– Sadly, two-time World medalist Trayvon Bromell told us after the final that due to a bone spur in his right leg, he’ll be shutting down his season and getting his second surgery of his professional career to address the issue. Wishing him a speedy recovery!

– One member of the CITIUS family was feeling particularly good about this one as Kyle Merber has been singing the praises of Charleston since April in the Lap Count and on the podcast. After the semifinal, Kyle texted us “Charleston didn’t have a great start and still was there. He’s gonna win.” Watch out world, there’s a new sprints expert in town!

Multi-event madness!

Anna Hall was open with her intentions to play it safe in defending her U.S. heptathlon title heading into this weekend, so we didn’t get the exciting highs and slew of PBs we’ve come to expect every time she competes. But we still got a dominant performance out of the adidas star, with 6677 points scored and a 358-point margin of victory.

– There was more drama in the decathlon, as 2022 runner-up and NCAA indoor heptathlon champion Kyle Garland had a bit of an off day and only finished fourth, while NIKE’s Harrison Williams continued his successful comeback from hip surgery with 8630 points and a new personal best. En route, Williams notched PBs in the shot put, the 400m, and the javelin throw.

– The big drama on the U.S. podium was the battle for third place as Austin West of the University of Iowa, who finished third behind Garland at the NCAA championship, passed his rival in the final event by clocking a lifetime best of 4:20.98 in the 1500m, 32 seconds faster than the Georgia Bulldog. In fact, West finished first in the 100m, the 400m, and the 1500m - talk about a versatile runner!

– Once again, we’re left to parse out the complex combination of world ranking and qualifying standards to figure out who will end up on Team USA. Behind Hall, Taliyah Brooks and Chari Hawkins in 2nd and 3rd don’t have the heptathlon World standard, but Hawkins will definitely be able to qualify on ranking and if Brooks’s ranking updates the way we think it will, she’ll have a shot. Similarly, West was only ranked 40th headed into the weekend, which would put 4th-placer Garland in line to represent Team USA, but if his ranking skyrockets after this weekend in the rarely-contested decathlon he may find himself in line for a spot.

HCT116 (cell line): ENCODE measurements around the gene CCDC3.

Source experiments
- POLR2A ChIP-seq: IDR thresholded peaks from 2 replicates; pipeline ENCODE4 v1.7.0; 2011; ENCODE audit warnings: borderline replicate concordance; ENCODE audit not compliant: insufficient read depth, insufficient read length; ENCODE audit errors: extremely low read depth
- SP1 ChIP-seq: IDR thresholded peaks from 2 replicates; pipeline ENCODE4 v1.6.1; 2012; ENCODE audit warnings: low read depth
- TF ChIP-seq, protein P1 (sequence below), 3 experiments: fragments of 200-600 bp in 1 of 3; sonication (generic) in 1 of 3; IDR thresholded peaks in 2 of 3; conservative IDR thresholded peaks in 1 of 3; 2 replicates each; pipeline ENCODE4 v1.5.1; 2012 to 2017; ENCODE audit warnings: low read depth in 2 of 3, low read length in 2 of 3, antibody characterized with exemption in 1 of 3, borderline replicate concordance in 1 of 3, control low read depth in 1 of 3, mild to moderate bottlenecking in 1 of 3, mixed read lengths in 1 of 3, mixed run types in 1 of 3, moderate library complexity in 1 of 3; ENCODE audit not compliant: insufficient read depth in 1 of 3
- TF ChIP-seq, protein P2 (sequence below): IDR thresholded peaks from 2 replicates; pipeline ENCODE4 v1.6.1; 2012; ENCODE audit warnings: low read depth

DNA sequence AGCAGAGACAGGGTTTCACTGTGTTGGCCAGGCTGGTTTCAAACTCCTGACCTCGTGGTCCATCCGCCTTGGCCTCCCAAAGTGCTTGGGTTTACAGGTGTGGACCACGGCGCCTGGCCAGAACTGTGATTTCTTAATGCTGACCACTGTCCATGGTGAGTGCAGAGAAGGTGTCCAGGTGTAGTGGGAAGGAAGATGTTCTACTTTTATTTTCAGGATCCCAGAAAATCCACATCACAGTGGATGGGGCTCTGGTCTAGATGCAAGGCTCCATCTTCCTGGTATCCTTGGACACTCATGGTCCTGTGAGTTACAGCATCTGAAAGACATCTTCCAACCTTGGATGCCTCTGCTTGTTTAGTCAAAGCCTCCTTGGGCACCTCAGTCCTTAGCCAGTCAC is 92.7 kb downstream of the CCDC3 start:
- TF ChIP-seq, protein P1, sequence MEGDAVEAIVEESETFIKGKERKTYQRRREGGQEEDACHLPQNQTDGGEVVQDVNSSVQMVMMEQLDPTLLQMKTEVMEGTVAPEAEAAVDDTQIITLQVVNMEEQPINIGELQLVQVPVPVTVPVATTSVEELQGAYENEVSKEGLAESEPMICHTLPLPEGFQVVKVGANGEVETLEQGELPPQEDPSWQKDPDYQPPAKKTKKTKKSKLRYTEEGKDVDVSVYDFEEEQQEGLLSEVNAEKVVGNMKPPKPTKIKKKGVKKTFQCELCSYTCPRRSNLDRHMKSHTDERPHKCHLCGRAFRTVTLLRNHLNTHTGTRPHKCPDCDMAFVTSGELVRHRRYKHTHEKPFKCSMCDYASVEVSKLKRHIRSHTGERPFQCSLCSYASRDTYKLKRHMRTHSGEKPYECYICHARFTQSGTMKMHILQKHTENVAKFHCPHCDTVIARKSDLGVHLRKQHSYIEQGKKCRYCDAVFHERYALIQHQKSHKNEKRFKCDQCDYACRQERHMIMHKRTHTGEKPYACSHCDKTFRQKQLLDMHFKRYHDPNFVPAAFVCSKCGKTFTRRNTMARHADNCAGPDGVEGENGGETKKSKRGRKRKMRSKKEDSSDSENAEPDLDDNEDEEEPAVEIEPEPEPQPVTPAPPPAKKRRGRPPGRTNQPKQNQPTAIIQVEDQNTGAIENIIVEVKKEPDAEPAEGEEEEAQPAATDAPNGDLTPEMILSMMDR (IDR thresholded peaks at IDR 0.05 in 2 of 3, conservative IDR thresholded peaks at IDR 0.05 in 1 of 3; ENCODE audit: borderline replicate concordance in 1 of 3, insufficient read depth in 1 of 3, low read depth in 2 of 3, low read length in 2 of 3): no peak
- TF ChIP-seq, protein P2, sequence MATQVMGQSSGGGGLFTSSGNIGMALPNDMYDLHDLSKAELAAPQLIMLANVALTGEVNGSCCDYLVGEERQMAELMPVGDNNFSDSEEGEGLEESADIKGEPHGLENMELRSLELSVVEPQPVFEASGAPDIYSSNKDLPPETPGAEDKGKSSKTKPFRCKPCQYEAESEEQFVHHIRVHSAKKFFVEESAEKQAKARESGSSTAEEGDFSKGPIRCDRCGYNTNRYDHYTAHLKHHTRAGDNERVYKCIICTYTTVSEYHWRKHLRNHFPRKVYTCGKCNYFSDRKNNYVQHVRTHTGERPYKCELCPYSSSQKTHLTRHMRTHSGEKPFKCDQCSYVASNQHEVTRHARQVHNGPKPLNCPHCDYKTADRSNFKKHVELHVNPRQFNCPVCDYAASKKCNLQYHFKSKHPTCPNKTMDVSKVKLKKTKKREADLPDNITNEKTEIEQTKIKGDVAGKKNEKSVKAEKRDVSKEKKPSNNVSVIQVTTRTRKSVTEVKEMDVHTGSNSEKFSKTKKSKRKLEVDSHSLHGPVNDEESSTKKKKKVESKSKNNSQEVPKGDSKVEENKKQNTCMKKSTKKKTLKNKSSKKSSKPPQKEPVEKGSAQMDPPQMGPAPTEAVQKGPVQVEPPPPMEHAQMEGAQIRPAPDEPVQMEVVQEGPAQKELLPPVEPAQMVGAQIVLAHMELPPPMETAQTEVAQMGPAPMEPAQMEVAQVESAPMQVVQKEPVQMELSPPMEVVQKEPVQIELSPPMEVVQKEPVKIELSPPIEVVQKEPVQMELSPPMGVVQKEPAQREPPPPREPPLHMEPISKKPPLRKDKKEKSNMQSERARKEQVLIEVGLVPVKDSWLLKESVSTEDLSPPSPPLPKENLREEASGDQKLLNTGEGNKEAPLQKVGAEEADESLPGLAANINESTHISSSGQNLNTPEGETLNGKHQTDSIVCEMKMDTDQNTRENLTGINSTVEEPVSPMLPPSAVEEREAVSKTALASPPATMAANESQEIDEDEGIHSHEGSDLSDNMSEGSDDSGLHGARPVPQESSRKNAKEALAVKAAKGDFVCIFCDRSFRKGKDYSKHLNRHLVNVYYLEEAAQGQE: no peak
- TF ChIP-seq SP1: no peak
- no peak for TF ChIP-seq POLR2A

Report from the infield:

– There are a few certainties in life: death, taxes, and Vashti Cunningham winning national titles. Cunningham picked up an incredible 13th U.S. title (6th outdoors) with a 1.91m clearance in the women’s high jump, clinching victory on her fourth jump of the competition and only taking seven jumps total. The last time Cunningham lost a national meet (taking 2nd at the 2016 Olympic Trials), she was only 18 years old and had just finished high school.

Vashti Cunningham - 2023 USATF Outdoor Championships Vashti Cunningham - 2023 USATF Outdoor Championships

Johnny Zhang/@jzsnapz

Donald Scott may only be #3 on the U.S. all-time list in the men’s triple jump, but in recent years, he’s become increasingly reliable as the top American in the event. The 31-year-old picked up his 4th national title with a season’s best of 17.22m on his fourth-round jump and showed impressive consistency, with three jumps north of 16.90m.

– The rocky comeback from Achilles surgery continued for American record holder Christian Taylor, who snuck into the final with his third round leap of 16.12m but could not improve on his mark and ended up 8th in the competition.

We’re halfway through the competition and things will really pick up now as we get our first middle-distance finals of the weekend tonight along with the highly-anticipated women’s 400m final featuring Sydney McLaughlin-Levrone and Britton Wilson. Keep sticking with CITIUS for updates and analysis and tune in live after the action as Chris and friends break it all down for you on CHAMPS CHAT on Youtube. We love track and field!

David Melly

David began contributing to CITIUS in 2018, and quickly cemented himself as an integral part of the team thanks to his quick wit, hot takes, undying love for the sport and willingness to get yelled at online.